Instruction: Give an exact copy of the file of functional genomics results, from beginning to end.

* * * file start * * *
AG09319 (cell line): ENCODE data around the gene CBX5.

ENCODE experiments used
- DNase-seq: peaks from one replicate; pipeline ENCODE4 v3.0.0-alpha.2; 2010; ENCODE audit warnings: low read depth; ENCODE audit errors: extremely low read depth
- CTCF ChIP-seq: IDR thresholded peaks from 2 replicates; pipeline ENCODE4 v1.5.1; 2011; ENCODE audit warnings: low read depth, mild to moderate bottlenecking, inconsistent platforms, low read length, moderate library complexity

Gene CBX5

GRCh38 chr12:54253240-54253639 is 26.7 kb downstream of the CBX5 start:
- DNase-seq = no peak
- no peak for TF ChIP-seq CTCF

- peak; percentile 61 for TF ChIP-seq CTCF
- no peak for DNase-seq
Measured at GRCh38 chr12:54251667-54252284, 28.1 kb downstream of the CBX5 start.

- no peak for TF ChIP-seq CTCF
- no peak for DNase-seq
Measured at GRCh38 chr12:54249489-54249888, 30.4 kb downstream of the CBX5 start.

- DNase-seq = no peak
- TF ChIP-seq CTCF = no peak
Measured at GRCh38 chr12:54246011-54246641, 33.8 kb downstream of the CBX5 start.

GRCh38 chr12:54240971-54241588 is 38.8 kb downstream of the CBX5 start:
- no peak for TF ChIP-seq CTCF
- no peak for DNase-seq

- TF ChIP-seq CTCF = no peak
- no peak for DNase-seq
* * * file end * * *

AG09319 (cell line): ENCODE data around the gene CBX5.

ENCODE experiments used
- DNase-seq: peaks from one replicate; pipeline ENCODE4 v3.0.0-alpha.2; 2010; ENCODE audit warnings: low read depth; ENCODE audit errors: extremely low read depth
- CTCF ChIP-seq: IDR thresholded peaks from 2 replicates; pipeline ENCODE4 v1.5.1; 2011; ENCODE audit warnings: low read depth, mild to moderate bottlenecking, inconsistent platforms, low read length, moderate library complexity

Gene CBX5

GRCh38 chr12:54253240-54253639 is 26.7 kb downstream of the CBX5 start:
- DNase-seq = no peak
- no peak for TF ChIP-seq CTCF

- peak; percentile 61 for TF ChIP-seq CTCF
- no peak for DNase-seq
Measured at GRCh38 chr12:54251667-54252284, 28.1 kb downstream of the CBX5 start.

- no peak for TF ChIP-seq CTCF
- no peak for DNase-seq
Measured at GRCh38 chr12:54249489-54249888, 30.4 kb downstream of the CBX5 start.

- DNase-seq = no peak
- TF ChIP-seq CTCF = no peak
Measured at GRCh38 chr12:54246011-54246641, 33.8 kb downstream of the CBX5 start.

GRCh38 chr12:54240971-54241588 is 38.8 kb downstream of the CBX5 start:
- no peak for TF ChIP-seq CTCF
- no peak for DNase-seq

- TF ChIP-seq CTCF = no peak
- no peak for DNase-seq